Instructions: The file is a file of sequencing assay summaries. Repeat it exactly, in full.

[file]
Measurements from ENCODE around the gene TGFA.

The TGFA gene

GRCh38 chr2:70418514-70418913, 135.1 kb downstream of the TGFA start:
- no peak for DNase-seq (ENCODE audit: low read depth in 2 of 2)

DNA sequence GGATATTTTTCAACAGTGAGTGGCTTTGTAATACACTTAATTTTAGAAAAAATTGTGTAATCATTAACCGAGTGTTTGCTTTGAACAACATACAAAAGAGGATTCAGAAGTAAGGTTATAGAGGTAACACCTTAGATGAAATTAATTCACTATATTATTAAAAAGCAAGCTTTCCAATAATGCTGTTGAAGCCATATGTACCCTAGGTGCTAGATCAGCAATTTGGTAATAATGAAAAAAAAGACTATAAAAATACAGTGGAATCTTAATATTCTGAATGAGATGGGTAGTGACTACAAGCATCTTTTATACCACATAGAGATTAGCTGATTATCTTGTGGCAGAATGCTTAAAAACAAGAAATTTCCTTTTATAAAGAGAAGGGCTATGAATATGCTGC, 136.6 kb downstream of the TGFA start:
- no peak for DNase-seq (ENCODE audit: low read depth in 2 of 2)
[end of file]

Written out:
Measurements from ENCODE around the gene TGFA.

The TGFA gene

GRCh38 chr2:70418514-70418913, 135.1 kb downstream of the TGFA start:
- no peak for DNase-seq (ENCODE audit: low read depth in 2 of 2)

DNA sequence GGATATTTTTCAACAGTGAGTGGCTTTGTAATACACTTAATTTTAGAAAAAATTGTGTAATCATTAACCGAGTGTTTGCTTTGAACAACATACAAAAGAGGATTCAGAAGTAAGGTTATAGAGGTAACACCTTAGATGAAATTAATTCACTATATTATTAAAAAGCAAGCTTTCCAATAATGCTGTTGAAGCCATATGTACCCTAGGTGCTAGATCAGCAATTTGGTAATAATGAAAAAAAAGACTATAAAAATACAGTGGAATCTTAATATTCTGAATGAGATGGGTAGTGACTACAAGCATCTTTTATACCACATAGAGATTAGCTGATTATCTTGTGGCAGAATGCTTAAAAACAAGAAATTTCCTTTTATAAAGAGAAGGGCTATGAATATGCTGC, 136.6 kb downstream of the TGFA start:
- no peak for DNase-seq (ENCODE audit: low read depth in 2 of 2)